From the hectic pressroom we managed to send our press release to numerous press outlets as well as to local political parties. On the day itself, we received two requests for interviews, some more in the following days. We also got shows of support by some political parties and local politicians. Most importantly, other groups involved in anti-gentrification and anti-capitalism latched on to the news and the struggle, immediately recognising it. By doing this we aim to create a public debate on the housing crisis and the role of investment funds in the sell-out of the city and also actively propose a more social city. This being only the start of our campaign.



Saturday and Sunday were dedicated to caring for all the things we had not been able to do in the rush of the last few days. We answered emails, worked on our twitter account and started making our living spaces more comfortable. Many rooms in the building were converted to spaces to be used for the campaign, ironically producing an office-like feeling.



Monday 11th of May

By Monday the first phase of our actions were fully consolidated: the building had been occupied and successfully held, our statement had been received well by sympathisers, neighbours and the press. We met all day to prepare the series of actions to follow. We’re only getting started! Keep up to date through our twitter page, shortstaynoway.nl and indymedia.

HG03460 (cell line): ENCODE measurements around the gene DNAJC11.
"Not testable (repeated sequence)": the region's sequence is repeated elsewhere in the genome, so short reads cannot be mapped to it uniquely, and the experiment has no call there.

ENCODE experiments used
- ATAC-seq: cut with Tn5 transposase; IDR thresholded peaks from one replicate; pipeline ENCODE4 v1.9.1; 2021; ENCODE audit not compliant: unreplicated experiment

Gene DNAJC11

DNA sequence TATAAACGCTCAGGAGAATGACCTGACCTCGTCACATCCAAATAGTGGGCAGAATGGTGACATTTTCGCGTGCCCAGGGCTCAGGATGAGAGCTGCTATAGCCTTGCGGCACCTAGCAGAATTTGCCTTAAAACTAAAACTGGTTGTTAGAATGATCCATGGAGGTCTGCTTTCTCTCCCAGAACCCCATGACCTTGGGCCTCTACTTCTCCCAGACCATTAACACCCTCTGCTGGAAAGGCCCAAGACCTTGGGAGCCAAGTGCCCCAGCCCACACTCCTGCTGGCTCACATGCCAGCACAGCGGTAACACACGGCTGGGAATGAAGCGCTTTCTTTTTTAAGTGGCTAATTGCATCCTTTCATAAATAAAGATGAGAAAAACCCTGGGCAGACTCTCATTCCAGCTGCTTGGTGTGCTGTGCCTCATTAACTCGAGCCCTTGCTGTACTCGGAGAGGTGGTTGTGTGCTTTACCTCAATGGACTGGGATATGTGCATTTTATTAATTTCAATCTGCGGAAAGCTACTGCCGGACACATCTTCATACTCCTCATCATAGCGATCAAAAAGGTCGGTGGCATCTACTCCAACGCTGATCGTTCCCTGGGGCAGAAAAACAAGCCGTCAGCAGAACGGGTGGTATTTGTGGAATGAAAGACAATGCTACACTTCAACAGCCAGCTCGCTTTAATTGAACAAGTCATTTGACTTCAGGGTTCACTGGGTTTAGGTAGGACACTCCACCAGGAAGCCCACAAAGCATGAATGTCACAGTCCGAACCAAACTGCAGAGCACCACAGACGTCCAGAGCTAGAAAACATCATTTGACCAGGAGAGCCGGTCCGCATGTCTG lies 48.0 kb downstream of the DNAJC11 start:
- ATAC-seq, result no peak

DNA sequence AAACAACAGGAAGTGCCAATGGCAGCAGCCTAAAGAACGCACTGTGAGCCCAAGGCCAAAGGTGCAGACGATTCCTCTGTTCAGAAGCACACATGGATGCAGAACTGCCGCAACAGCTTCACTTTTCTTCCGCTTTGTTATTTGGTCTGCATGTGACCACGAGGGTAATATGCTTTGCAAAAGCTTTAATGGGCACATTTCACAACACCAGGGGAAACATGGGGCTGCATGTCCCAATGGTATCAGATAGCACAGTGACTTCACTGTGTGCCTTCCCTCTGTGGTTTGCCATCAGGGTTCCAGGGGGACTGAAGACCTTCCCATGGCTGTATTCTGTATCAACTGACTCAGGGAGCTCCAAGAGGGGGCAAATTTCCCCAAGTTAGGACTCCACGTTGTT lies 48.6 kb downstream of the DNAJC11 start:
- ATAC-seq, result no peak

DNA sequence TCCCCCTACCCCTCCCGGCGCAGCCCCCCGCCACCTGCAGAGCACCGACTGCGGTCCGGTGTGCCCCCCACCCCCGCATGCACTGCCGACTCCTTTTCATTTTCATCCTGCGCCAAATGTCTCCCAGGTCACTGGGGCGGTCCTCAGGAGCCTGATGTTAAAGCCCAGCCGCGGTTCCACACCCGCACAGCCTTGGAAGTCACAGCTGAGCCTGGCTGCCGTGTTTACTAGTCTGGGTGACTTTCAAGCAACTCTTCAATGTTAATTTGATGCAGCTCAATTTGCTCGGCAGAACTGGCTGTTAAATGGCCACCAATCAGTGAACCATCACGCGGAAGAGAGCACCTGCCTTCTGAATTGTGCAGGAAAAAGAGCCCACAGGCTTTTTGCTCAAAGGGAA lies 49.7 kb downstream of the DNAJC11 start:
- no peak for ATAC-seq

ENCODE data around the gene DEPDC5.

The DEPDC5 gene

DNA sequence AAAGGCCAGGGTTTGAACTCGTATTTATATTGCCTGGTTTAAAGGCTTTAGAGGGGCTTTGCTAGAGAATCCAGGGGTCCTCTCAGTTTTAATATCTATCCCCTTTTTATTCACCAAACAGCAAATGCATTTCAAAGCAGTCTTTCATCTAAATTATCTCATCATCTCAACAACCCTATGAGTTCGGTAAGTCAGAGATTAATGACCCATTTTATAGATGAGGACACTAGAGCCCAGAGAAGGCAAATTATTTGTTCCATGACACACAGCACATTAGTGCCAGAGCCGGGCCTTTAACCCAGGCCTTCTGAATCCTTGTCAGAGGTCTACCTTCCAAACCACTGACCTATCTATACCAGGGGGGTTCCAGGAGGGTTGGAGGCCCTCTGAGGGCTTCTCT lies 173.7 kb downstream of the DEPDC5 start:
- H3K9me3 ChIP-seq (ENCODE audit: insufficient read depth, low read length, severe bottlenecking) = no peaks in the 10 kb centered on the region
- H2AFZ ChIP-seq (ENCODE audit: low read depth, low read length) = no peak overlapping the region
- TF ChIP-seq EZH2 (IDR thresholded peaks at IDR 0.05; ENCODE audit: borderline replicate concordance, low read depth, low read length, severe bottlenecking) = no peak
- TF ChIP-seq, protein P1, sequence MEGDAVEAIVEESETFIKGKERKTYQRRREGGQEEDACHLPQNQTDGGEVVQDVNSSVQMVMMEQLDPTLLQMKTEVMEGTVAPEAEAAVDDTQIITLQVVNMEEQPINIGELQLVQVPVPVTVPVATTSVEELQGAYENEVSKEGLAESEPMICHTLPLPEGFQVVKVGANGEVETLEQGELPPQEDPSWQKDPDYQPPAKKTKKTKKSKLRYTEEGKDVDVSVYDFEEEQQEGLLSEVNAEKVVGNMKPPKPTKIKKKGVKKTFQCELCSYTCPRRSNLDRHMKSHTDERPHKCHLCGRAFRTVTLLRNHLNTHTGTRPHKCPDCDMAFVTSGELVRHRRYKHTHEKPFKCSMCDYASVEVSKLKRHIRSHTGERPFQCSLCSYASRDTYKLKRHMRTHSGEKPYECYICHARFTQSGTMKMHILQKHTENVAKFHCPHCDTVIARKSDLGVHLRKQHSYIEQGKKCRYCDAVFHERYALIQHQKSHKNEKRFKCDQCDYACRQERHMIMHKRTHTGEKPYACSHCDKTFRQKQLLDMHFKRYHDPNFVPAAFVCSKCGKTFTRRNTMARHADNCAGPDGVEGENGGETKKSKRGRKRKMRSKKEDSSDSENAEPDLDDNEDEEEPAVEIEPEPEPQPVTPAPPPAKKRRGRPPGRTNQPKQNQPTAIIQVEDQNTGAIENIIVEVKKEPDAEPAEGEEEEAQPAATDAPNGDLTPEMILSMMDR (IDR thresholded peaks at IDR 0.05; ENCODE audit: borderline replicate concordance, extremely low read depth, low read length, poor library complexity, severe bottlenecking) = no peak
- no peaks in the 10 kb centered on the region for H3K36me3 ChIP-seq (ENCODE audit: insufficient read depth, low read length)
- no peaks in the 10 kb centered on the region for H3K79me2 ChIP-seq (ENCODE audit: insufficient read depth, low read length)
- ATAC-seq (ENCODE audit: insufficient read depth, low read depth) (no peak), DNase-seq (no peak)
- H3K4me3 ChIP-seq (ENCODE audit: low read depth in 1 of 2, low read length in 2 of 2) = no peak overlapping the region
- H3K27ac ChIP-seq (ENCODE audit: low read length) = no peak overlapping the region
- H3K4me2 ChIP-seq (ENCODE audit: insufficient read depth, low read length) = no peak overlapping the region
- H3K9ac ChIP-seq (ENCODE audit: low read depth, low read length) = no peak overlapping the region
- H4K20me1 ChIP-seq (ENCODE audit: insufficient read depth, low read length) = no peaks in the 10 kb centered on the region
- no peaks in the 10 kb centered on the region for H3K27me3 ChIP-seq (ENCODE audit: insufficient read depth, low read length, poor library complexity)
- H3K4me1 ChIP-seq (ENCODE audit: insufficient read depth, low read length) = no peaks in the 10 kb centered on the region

Big ups to all those who showed solidarity with us this week, showed up when we needed them, cooked with us, helped us fix stuff in the house, were willing to talk to the press, cops and owners with us, and follow us on twitter. Know that this is only the start of our campaign. From here on out we will put pressure and act on the establishment for fair housing for everyone and the redistribution of wealth. We want change and we want it now!


Make sure to tell your friends, your neighbours and family!

Follow us online for the latest information and spread the word!

Soon the poster will be downloadable on our website. Print them out and share them in your local grocery store, bookstore, café, in the streets or on your own window.


Together we can stop the devastating rampage of capitalism; together we can stop the sell-out of cities! We don’t want to succumb to capitalism, that’s why capitalism should succumb to us!